Materials and Methods

The study was conducted with an objective to assess socio-economic status of contract and non-contract goat farmers. This study was purposively conducted in the western part of Odisha which is a rainfed area where about half of the total land area is covered under forest and people were highly engaged in animal husbandry. The study was conducted during December, 2013 to March 2014. Contract farming in livestock especially goat has been evolved in the area for quite sometimes. Balangir district was randomly selected among top 5 districts in goat population from western part of Odisha. Again, 5 blocks namely Titilagarh, Turakela, Saintala, Muribahal and Bangomunda were randomly selected for data collection. In all, 60 contract goat farmers and 60 non-contract goat farmers were randomly selected from five blocks (@12 respondents each per block engaged in contract goat farming and non-contract goat farming) and interviewed with open ended questions to gather information on their socio-economic aspects. Suitable statistical tools using Statistical Package for the Social Sciences (SPSS) 20 were used to have a proper comparison between the two types of goat farmers.

Result and Discussion

The contract goat farming in this area was popularly known as “Adhuadi” which was completely informal in nature without any stringent written agreement between the parties i.e. the contractor and the contract goat farmer and the whole business runs on the mutual trust upon each other (Sahoo et al., 2016). The comparative socio-personal and socio-economic status between the contract and non-contract goat farmer were as follows.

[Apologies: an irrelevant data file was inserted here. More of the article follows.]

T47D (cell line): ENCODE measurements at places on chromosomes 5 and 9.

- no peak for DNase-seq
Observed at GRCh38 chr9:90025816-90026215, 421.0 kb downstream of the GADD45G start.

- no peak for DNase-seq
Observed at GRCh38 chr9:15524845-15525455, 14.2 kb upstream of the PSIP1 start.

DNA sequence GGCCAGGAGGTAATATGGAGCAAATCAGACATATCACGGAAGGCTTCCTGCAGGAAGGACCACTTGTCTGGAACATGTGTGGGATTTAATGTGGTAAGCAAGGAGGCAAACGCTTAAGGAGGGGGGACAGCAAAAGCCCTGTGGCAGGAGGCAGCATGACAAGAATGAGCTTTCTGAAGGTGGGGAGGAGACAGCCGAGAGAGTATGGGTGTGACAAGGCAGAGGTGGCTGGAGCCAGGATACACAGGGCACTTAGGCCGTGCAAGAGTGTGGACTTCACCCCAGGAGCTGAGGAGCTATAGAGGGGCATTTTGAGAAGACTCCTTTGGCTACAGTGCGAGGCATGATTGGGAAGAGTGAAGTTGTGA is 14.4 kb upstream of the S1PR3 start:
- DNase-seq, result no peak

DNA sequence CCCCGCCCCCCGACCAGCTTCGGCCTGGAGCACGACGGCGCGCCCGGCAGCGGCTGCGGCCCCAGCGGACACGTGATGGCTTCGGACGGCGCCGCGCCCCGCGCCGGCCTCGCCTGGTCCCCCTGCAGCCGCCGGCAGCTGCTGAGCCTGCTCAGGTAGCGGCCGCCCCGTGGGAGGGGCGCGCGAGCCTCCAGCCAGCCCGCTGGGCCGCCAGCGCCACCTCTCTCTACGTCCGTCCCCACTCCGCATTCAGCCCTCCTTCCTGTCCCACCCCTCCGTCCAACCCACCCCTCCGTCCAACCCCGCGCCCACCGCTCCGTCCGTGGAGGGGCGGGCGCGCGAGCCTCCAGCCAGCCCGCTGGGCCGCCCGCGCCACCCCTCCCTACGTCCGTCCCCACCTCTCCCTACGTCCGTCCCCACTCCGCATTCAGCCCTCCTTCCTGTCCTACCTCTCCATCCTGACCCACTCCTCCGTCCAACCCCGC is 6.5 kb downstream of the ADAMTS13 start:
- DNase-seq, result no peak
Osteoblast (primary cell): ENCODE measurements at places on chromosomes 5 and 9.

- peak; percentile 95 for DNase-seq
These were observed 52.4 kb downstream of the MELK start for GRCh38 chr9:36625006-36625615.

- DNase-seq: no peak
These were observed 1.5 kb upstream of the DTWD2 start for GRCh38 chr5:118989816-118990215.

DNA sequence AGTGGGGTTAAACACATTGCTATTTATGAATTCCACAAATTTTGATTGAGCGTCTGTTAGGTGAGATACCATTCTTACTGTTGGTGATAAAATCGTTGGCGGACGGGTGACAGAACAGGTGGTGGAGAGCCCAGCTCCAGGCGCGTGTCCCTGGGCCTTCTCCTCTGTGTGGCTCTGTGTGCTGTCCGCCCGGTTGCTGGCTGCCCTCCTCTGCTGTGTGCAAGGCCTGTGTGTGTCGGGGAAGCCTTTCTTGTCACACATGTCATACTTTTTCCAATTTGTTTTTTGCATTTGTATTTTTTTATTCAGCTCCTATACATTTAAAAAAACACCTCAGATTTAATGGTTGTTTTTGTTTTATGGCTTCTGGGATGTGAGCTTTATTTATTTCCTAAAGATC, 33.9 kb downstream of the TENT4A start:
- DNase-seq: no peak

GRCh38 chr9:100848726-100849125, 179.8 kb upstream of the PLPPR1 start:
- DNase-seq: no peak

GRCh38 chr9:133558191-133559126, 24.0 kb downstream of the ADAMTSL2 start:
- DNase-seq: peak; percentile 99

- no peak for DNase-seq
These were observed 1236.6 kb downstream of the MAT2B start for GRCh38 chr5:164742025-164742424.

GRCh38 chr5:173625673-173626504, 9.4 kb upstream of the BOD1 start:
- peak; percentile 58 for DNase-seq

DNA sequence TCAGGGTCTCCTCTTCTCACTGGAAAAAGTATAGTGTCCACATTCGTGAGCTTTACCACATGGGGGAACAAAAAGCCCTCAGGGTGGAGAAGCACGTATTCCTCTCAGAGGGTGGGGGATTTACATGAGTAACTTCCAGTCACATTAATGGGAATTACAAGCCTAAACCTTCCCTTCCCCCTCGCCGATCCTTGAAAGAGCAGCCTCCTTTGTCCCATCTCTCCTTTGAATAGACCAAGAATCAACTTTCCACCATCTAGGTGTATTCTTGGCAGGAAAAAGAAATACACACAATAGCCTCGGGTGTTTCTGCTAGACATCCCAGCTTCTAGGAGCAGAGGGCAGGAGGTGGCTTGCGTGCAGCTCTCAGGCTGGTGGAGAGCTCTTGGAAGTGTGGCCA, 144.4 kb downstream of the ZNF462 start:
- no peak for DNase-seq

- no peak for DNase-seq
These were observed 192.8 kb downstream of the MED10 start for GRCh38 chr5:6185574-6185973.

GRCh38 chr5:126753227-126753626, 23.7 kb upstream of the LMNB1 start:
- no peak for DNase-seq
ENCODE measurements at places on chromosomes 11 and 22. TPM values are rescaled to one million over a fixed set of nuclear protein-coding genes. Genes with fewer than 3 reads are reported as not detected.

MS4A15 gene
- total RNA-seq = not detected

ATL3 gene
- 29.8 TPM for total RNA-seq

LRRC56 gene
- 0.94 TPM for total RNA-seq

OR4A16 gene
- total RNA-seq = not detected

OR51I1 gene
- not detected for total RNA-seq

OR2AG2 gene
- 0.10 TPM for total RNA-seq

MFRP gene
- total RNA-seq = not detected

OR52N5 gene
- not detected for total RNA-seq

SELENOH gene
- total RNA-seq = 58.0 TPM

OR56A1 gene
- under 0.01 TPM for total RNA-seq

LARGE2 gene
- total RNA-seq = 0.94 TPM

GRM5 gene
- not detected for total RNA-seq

Socio-Personal Profile

Age and Gender

The study shows no significant difference in average age between contract and non-contract goat farmers i.e. 44.02 and 45.97 respectively. However, the participation of youth (18-35) was higher (30%) in contract goat farming than non-contract goat farming (20%). The modal age of contract goat farmers (35 years) was less than that of non-contract goat farmers. The study further reveals no significant difference between contract and non-contract farmers with respect to gender (Table 1). Male had higher involvement in contract farming (93.33) than contract farming (86.66). Participation of female was less in contract goat farming (6.66%) in comparison to non-contract goat farming (13.3%). Similar findings were reported in respect to age among goat farmers (Roy and Tiwari, 2016) and buffalo farmers (Sachan et al., 2018) about gender participation on contract broiler farming (Gopala et al., 2017) and in contract dairy farming (Kolekar, 2011).

Religion and Caste

The study revealed thatcent percent the goat farmers were Hindu. The study further revealed highly significant difference between the contract and non-contract goat farmers with respect to caste. Contract goat farming as an occupation had been highly adopted by majority of the Schedule Tribe (40%) whereas farmers belonging to other backward class (55%) were involved in non-contract farming (Table 1). Mohan et al. (2012) reported that about 60% belongs to other backward classes followed by scheduled caste (21%), minorities (13%) and general (4%).

Family Size and Type

The study revealed no significant difference between contract and non-contract goat farmers in respect to family size. Average family size of contract and non-contract farmers was 5.42 and 5.07 respectively. Majority of the contract (65%) and non-contract (53.3%) goat farmers had medium family size (5-7 members). The study furthers shows that the basic patterns of family were nuclear type. The chi-square test revealed no significant difference between contract and non-contract goat farmers with respect to family type (Table 1). Similar types of findings were reported in family type and size among goat farmers (Roy and Tiwari, 2016; Rashmi, 2010).

Table 1:  Distribution of the goat farmers according to socio-personal characteristics

Variable Category Contract farmer (n=60) Non-contract farmer(n=60) Total (N=120) Remarks
Age Youth (18-35) 18 (30.00) 12 (20.00) 30 (25.00) t-test value (0.967)